First introduced—and rejected—three years ago, the idea seems to be catching on. Georgia, Montana, Missouri, Colorado, Idaho, Indiana, New Hampshire, North Carolina, South Carolina, Tennessee, Utah, Vermont, Virginia, and Washington are all considering the possibility of issuing their own gold- and silver-backed currency.
But why now and not three years ago? The world is a much different place now.
In November 2008, Federal Reserve Chairman Ben Bernanke initiated the first round of quantitative easing (QE1), snapping up $2.1 trillion worth of mortgage-backed securities and Treasury bills.
Between November 2010 and June 2011, Ben Bernanke enacted a second round (QE2), printing an additional $600 billion. For most policymakers, a closed number like $2.7 trillion probably seemed like a manageable amount.
Not for long, though. In September 2012, a third round (QE3) was announced. And this time, it’s open-ended—you could even call it “QE Eternity.” The idea that the Federal Reserve could continue to print money indefinitely isn’t as easy to swallow as a manageable $2.7 trillion.
Currently, one-third of the American states are looking at fortifying their state economies with currencies backed by precious metals, a tangible asset that retains its face value—as opposed to the U.S. dollar, a fiat currency that is backed by the good will of the Federal Reserve, an institution that may, or may not, be fallible.
If you can’t wait for the development of a state-run currency but are still nervous about the U.S. debt crisis and want to protect and even build your wealth, you might want to consider a currency exchange-traded fund (ETF).
That said, not all currency ETFs are created equal.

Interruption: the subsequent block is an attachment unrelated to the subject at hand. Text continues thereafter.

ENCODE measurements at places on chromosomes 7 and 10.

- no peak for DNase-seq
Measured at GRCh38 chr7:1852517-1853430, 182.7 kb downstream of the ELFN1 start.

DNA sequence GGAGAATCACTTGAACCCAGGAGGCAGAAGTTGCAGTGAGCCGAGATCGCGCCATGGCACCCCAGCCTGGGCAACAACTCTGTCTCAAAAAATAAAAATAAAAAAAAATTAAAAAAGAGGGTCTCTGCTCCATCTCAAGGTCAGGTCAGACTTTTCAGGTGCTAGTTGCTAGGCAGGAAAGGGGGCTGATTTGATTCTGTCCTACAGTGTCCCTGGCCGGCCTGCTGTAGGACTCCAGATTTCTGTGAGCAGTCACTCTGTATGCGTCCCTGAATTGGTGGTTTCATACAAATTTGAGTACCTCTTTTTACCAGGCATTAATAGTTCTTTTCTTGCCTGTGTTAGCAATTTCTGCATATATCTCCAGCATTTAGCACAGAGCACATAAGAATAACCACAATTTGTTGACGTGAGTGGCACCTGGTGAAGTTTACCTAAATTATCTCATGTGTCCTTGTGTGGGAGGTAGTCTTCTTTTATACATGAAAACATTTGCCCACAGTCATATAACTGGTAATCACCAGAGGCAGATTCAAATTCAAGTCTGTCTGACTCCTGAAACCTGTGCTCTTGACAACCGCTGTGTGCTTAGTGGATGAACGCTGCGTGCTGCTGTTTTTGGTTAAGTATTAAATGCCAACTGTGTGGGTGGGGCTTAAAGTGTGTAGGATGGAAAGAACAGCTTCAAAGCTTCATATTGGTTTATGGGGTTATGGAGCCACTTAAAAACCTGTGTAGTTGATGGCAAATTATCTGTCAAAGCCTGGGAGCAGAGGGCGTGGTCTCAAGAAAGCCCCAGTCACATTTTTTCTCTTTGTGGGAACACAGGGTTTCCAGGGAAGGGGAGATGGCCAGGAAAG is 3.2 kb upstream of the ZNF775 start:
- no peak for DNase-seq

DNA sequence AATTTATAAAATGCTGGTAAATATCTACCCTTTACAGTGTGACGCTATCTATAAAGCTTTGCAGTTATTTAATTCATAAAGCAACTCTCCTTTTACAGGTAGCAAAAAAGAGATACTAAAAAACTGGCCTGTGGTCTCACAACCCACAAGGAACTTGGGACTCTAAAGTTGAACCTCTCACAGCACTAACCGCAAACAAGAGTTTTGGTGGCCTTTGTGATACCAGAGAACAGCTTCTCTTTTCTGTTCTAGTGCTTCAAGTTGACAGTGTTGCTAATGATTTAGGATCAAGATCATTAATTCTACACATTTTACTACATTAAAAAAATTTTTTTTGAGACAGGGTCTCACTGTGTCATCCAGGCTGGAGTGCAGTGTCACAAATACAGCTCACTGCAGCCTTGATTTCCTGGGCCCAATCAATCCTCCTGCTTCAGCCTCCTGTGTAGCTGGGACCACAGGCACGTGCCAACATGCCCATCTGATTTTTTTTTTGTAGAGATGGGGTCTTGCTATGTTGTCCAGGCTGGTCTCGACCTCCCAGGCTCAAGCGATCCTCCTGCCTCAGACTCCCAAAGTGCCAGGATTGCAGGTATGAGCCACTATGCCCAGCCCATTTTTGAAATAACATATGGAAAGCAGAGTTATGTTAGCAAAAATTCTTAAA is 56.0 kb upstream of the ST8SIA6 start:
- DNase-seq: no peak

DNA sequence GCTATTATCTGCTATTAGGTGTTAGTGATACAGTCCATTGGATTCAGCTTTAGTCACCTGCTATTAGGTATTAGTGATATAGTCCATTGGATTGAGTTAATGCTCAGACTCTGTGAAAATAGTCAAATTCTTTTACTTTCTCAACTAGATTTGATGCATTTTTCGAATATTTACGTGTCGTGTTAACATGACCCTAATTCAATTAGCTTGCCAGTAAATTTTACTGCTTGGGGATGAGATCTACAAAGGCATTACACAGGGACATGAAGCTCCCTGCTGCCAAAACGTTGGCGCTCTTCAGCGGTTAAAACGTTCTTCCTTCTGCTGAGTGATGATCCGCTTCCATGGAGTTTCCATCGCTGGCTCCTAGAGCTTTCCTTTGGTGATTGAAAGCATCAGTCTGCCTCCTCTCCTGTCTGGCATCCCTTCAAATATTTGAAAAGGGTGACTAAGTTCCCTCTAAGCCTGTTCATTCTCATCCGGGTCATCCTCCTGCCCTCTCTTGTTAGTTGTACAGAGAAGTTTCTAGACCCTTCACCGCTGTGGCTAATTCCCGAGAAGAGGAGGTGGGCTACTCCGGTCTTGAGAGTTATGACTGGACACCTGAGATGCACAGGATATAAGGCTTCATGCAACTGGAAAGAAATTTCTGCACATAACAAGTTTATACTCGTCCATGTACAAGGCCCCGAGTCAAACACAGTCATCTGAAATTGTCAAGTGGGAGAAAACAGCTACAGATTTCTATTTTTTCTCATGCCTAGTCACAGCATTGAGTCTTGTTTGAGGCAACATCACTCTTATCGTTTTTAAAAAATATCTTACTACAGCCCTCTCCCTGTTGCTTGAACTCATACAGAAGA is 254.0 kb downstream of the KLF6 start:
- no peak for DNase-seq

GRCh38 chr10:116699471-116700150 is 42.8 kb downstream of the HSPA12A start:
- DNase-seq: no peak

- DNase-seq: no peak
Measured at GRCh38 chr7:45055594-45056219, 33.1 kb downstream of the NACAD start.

Currency ETFs can be used to diversify a portfolio into different currencies. Because the U.S. dollar is weakening against many foreign currencies, other stronger nations will see their currencies increase in value. Instead of stuffing your account with U.S. dollars and/or jumping into the foreign exchange market, you may want to consider currency ETF PowerShares DB US Dollar Index Bearish (NYSEArca/UDN).
This ETF tracks the performance of the Deutsche Bank Short US Dollar Index (USDX). The fund is designed to provide investors with a cost-effective way to capitalize on the fall of the U.S. dollar.
The index that this ETF follows is based on six currencies: the euro, the Japanese yen, the British pound, the Canadian dollar, the Swedish krona, and the Swiss franc. (Source: “PowerShares DB US Dollar Index Bearish,” Deutsche Bank web site, December 31, 2012, last accessed February 11, 2013.)
Currently, the PowerShares DB US Dollar Index Bearish trades near $27.50, with an average three-month volume of over 61,000 units. The fund’s net asset value is approximately $92.5 million, and the management expense ratio is 0.8%. (Source: Yahoo! Finance, last accessed February 11, 2013.)
As the U.S. dollar drops in value, it will take other currencies with it. But some currencies will become stronger, and a few will contend to replace the U.S. dollar as the world’s next reserve currency.